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Sandman by Ian Kingsley

Sandman by Ian KingsleySandman by Ian Kingsley.  New Generation Publishing. 240 pages.

Lazing through hot summer days at their beach hut, life seems just about perfect for the Vincent family—until their peace is shattered by murder. An incident between Paul Vincent and Stevie Clarke—an unbalanced beachcomber known by some as ‘The Sandman’—leads Paul to inform the police he believes Clarke is the murderer. This provokes frightening and prolonged reprisals against the family from Clarke. Matters deteriorate further when Leah, Paul’s teenage daughter, unwittingly reveals evidence to the police that implicates her own father. This gripping psychological thriller places turbulent emotions in stark contrast to beautiful surroundings, testimony to the fragile nature of tranquility.

Cover Endorsement by bestselling author Sophie King:

Sandman is ‘a gripping psychological read with characters that reach out and grab you. A real page-turner.’

Book Excerpt

The crouching figure stared across the narrow strip of beach. Bright moonlight was forcing him to take cover in the shallow dunes. Although fierce flurries of sand occasionally stung his face, he considered conditions to be perfect, for the blustery wind would mask any inadvertent sound he might make. He was quite happy to wait for suitable cloud-cover. As always, the sea was his constant companion as it hissed and sighed in restless sleep.

Totally focused, he was ready to move. He knew his dark jacket and jeans made him practically invisible at night: ideal for a mission. Tonight, he needed to gather information and then get out by boat.

When a cloud finally obscured the moon, he slipped across the sand to the long line of beach huts. He knew he could now move down their entire length without being seen, just like the most highly trained member of the SAS. Time for an update on the hut-dwellers. At last, the mission was on.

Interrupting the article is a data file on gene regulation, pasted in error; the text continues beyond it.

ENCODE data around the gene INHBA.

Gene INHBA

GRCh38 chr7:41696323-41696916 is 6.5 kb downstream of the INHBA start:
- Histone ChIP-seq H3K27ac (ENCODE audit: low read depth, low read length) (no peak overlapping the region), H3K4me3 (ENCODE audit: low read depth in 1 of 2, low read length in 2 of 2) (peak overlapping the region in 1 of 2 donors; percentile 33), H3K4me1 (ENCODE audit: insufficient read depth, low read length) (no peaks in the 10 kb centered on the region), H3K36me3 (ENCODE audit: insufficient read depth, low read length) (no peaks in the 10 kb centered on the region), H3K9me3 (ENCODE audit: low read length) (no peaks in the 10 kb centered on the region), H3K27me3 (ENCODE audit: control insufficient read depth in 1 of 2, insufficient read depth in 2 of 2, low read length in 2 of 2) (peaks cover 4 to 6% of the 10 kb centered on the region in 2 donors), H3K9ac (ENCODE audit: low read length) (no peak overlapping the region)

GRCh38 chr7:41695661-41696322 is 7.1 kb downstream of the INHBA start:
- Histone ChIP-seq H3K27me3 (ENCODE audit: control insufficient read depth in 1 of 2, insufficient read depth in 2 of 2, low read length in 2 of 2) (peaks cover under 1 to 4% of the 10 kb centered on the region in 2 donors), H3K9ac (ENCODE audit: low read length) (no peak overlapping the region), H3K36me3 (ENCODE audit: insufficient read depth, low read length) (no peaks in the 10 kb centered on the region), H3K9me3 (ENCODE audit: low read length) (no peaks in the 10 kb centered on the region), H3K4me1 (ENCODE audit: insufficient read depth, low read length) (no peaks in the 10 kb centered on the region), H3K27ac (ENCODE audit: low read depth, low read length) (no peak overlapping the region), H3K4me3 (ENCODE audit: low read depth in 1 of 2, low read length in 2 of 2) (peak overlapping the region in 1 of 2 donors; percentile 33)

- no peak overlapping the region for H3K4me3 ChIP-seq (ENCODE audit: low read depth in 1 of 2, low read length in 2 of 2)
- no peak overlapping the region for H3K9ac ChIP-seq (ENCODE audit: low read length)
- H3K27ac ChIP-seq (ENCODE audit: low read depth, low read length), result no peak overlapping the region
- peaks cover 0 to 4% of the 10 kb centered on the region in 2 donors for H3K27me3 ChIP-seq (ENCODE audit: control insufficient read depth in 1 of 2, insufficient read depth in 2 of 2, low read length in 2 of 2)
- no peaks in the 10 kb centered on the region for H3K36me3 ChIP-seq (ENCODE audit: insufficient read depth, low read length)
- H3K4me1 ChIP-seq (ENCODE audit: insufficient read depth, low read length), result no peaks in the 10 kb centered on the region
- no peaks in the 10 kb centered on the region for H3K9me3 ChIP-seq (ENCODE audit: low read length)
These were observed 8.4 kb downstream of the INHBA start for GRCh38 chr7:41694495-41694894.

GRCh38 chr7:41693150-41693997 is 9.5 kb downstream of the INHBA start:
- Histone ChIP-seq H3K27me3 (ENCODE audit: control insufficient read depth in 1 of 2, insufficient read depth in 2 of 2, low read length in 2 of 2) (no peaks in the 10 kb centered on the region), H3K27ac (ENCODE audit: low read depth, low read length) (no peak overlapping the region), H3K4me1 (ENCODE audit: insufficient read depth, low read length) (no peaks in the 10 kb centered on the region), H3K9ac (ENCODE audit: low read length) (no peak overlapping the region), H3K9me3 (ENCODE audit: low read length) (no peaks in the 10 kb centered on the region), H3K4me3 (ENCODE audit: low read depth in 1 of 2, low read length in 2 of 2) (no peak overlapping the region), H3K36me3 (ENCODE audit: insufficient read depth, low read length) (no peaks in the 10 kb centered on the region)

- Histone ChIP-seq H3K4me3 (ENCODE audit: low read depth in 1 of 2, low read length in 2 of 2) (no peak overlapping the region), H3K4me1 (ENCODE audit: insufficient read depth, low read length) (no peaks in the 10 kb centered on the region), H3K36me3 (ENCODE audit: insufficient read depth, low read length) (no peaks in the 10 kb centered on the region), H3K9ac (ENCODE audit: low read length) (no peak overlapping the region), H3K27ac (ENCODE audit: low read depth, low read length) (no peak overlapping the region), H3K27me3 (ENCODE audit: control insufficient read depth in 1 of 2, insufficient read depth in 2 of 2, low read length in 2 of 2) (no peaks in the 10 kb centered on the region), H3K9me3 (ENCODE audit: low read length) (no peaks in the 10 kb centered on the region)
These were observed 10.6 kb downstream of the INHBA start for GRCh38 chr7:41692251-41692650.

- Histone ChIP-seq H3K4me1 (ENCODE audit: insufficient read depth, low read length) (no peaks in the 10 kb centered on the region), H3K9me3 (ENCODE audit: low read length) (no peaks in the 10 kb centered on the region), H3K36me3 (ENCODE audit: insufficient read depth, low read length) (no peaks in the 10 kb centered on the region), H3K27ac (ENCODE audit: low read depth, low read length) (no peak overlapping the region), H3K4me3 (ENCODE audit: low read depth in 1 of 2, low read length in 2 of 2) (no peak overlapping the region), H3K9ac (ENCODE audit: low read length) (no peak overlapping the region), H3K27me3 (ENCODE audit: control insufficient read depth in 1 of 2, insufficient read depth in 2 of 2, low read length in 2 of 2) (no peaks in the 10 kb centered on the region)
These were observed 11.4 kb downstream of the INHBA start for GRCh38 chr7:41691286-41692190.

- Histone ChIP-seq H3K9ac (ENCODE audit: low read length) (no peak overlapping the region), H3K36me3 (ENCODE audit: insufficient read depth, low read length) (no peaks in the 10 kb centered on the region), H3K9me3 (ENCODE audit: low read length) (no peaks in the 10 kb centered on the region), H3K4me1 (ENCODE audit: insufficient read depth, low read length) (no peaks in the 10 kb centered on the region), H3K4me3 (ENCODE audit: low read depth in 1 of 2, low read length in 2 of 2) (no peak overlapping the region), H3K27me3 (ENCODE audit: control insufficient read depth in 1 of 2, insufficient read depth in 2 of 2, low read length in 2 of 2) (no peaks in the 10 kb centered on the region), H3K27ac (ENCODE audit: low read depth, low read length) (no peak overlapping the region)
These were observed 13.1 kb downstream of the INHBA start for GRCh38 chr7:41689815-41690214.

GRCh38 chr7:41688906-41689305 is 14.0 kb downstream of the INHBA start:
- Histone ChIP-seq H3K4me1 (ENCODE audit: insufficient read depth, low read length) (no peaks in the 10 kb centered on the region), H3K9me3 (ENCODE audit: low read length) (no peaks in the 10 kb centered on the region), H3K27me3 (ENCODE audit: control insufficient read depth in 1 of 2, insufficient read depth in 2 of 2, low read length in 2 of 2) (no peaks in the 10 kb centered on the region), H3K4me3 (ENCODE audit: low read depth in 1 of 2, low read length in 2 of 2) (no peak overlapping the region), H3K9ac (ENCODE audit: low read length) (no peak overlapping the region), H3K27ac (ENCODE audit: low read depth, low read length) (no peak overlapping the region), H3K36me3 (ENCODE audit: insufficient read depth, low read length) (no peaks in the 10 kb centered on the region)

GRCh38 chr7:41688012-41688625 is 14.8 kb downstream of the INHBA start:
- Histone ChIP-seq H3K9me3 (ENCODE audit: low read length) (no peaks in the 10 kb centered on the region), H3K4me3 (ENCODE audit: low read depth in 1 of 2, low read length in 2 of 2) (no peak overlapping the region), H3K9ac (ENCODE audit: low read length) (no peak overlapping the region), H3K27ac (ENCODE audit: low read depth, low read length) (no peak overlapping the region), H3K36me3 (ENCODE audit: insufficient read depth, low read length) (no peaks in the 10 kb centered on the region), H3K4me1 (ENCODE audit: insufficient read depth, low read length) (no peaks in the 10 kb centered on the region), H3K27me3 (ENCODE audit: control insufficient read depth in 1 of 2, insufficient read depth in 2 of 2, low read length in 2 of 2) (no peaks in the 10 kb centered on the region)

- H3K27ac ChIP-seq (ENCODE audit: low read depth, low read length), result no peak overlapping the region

—— ∞ ——

Paul Vincent was well aware his wife’s tight little smile was the result of feasting her eyes on the sleek, wet-suited contours of Russell Gartland. Were it not for this, he could have relaxed and perhaps even been amused by the overpowering enthusiasm of the man with the spiky, gelled-up hair. Unfortunately, he knew Sasha’s weakness only too well. Gartland was showing them his windsurfing training rig on the harbour shoreline. Paul felt almost under-dressed in his baggy red trunks.

‘So remember the sport’s called windsurfing, not sailboarding, and you’re called sailors, not surfers,’ said Gartland.

‘Confusing,’ muttered Leah, shaking her head. Paul watched his daughter with some amusement. He knew she would want to get all the details like this correct. Dressed in a yellow bikini, she brushed long hair from her face. At only fourteen, she was not quite as tall as her mother and did not have the same toned body, but they were otherwise strikingly alike, except for her being a shade too skinny in his opinion.

Gartland grinned and shrugged. ‘That’s life, Leah. But windsurfing’s a world away from board surfing, believe me. When you start out with displacement sailing, you’re boarding through the water like a surfer, but when you’re proficient and have learned to hydroplane in stronger winds, you’ll be skimming across the surface of the water.’ He winked at Leah. ‘That’s a whole new scene. It’s fast.’